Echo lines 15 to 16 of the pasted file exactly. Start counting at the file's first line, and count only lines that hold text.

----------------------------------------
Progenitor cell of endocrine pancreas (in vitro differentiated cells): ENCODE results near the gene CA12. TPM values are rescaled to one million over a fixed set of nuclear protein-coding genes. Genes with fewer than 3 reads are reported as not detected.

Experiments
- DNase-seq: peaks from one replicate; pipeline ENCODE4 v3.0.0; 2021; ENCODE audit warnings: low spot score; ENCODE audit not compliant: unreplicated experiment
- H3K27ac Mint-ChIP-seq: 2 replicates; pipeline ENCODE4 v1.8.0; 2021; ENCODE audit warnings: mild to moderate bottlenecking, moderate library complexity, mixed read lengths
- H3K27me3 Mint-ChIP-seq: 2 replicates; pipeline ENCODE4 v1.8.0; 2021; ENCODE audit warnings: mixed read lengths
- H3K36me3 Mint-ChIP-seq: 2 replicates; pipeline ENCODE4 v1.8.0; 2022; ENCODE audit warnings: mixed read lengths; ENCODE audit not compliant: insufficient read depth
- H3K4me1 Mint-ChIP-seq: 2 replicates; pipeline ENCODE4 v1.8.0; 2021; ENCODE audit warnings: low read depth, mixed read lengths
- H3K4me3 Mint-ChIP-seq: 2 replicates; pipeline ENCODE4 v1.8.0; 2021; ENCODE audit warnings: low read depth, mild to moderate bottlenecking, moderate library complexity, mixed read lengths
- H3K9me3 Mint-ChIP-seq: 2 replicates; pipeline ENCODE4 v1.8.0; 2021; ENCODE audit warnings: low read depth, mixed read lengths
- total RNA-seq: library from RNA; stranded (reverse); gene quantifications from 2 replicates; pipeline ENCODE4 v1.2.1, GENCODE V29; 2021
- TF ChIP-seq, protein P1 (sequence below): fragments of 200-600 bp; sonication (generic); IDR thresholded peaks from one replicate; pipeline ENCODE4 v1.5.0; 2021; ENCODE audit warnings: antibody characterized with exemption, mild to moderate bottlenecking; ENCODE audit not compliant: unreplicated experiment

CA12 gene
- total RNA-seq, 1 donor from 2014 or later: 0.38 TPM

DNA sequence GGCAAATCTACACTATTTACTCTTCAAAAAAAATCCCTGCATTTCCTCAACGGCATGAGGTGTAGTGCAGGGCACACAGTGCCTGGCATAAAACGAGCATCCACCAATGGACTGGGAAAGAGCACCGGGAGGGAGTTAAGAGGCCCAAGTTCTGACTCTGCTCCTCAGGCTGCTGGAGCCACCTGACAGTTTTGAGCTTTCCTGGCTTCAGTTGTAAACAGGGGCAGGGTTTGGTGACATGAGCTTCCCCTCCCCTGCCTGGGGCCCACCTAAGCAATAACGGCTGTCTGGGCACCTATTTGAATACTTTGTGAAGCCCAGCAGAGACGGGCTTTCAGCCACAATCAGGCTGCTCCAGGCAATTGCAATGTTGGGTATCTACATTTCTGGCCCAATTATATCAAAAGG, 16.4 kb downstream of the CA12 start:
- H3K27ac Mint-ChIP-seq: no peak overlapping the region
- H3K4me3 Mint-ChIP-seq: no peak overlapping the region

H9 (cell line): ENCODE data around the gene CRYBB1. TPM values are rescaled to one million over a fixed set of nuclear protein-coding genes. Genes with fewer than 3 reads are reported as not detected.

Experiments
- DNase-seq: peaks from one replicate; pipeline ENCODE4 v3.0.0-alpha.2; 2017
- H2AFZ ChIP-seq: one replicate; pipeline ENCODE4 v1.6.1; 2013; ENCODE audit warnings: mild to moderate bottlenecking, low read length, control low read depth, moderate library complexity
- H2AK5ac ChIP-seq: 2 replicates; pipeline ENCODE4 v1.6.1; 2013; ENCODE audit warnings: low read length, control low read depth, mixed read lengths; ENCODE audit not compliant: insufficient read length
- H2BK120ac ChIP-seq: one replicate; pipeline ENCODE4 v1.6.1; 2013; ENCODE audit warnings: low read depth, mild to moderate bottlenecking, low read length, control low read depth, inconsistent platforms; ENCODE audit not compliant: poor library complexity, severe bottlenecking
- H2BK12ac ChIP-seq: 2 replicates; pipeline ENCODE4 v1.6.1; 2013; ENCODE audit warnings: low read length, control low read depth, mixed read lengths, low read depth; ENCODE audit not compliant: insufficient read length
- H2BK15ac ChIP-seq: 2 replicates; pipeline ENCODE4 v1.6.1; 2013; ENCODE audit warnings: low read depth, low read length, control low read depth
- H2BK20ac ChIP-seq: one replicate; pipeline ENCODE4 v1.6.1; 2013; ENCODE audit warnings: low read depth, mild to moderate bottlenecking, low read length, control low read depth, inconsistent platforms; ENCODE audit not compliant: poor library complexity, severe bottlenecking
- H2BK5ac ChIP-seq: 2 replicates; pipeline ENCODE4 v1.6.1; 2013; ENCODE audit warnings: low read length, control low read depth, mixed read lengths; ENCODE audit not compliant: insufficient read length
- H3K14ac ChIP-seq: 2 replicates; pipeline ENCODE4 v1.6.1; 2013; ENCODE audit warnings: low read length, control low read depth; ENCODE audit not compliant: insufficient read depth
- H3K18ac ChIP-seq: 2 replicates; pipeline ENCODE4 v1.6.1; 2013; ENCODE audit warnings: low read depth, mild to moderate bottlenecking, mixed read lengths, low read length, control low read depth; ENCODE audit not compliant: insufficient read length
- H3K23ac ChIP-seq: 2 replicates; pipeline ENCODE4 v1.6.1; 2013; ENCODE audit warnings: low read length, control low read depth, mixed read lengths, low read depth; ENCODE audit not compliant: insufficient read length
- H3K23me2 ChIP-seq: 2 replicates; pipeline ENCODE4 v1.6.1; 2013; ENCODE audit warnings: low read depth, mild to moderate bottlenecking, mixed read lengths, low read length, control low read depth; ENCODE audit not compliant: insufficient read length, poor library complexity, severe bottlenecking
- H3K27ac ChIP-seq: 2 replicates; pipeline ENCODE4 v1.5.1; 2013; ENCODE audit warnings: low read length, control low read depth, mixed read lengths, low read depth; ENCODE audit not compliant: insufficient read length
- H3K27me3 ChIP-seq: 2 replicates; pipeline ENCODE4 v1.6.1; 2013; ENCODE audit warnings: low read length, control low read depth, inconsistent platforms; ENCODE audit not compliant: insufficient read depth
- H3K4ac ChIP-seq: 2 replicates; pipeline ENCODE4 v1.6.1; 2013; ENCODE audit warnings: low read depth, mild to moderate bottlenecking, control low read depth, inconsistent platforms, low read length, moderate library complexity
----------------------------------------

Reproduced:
- H3K27ac Mint-ChIP-seq: no peak overlapping the region
- H3K4me3 Mint-ChIP-seq: no peak overlapping the region